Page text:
Donald Trump in announcing that the USA will withdraw from the Paris Climate Agreement made a big fuss about the Chinese being able to increase their emissions, and that this was unfair to the US economy.
So what are the Chinese doing, and is it enough?
Angus Grigg, the AFR China correspondent, took a look.
Trump’s claimed that China is “allowed” to build “hundreds” of coal-fired power plants under the Paris climate change agreement. This is correct, but in reality Beijing is doing the opposite, says Grigg.
In May, the Chinese National Energy Administration said it would suspend approvals for new coal-fired power plants in 29 of the country’s 30 mainland provinces.
In January China announced that 104 coal-fired power plants under construction or being planned had been suspended.
More such announcements are expected.
This is how emissions in China look:
Over the past three years emissions have been stable and may have actually peaked. However, Professor Zhang Haibin of Peking University who has advised the Chinese government on its climate change policy, believes it is too early for such a prediction. He notes that China has done much of the easy work in shutting down energy-intensive plants.
China’s key commitments are:
- to achieve peak emissions by 2030 at the latest
- lower carbon intensity of GDP by 60-65% below 2005 levels by 2030
- increase share of non-fossil fuel energy to around 20% by 2030
- increase forest stock volume.
China specifically agreed with Obama that it would make its “best efforts” to meet these targets, which allow a balance of economic growth and climate action. Their commitment to renewables has been impressive:
According to official figures, 17 per cent of China’s energy production came from non-fossils fuels in 2016 but, given the slow rate of grid connection, actual consumption of green power was 13.5 per cent. Coal’s share of the energy mix has fallen from above 70 per cent a decade ago, to 62.4 per cent in 2016, while the government is targeting a further drop to 60 per cent this year.
“Energy demand has decoupled from economic activity and, when this is combined with record annual renewable energy installations, China continues to diversify away from coal faster than anyone expected,” said Tim Buckley, a director of the Institute for Energy Economics and Financial Analysis.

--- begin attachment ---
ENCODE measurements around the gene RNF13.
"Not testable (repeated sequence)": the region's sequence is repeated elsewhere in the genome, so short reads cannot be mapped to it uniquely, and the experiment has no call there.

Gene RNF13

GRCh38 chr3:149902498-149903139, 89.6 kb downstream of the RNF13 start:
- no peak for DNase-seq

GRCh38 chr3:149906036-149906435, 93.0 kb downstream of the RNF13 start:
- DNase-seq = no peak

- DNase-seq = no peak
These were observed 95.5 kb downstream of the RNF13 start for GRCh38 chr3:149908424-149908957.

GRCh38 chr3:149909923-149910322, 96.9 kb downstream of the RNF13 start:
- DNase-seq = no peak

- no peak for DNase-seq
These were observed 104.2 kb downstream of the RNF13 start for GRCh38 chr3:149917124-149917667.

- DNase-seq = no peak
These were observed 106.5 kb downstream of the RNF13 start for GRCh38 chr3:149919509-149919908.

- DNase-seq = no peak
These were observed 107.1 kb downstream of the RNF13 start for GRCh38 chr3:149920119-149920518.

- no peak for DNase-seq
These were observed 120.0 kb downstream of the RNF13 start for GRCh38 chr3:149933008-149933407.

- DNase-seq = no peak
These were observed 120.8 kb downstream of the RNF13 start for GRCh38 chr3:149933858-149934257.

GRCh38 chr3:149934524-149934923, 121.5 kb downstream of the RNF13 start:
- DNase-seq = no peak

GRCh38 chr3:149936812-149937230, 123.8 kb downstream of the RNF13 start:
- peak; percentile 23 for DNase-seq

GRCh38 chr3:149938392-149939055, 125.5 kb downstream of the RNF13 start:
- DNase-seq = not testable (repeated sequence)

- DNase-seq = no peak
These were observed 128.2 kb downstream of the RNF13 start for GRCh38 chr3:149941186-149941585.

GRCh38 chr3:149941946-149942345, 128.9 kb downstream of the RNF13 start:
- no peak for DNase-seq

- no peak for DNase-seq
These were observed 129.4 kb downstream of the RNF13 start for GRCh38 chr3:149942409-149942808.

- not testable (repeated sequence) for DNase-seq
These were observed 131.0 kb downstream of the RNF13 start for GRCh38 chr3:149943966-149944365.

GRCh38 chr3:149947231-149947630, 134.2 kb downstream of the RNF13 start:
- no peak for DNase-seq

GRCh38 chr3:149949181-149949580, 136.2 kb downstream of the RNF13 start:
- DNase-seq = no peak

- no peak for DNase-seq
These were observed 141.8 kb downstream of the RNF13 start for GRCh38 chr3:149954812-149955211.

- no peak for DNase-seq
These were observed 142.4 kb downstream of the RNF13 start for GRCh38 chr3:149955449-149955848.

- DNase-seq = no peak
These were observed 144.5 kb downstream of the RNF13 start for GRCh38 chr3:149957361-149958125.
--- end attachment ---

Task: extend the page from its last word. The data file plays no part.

Professor Zhang said China was cautious about being seen in a leadership role, but was likely to provide more funding for climate change programs in developing countries, through the United Nation’s Green Climate Fund, after Mr Trump’s pledge to halt funding.
He said China would be more comfortable forming a co-operative group with the EU, India, Brazil and South Africa.
This is what the targets of the US and some other countries looks like:
It was always expected that developing countries would be given some slack while the developed countries, which historically caused most of the extra emissions in the atmosphere, would cut back.
Sadly, I think, while that might sound fair, none of it is adequate. See for example my posts A failure of ambition: the UNEP Emissions Gap Report and The folly of two degrees, plus the links to other posts at the end of that post.
I’ve been posting for years that we need zero net emissions by 2030 and need to remove emissions from the atmosphere to reach 350ppm by 2050. I fear that may be too slow.
The graph I’d like to see flatten is the atmospheric CO2 levels at Mauna Loa:
If we don’t see change there, then something needs fixing. Remember, in the WMO’s State of the Global Climate report emissions (CO2, methane and nitrous oxide) were found to be accelerating:
The Chinese are trying to have their cake and eat it, but Trump’s stance is worse than risible.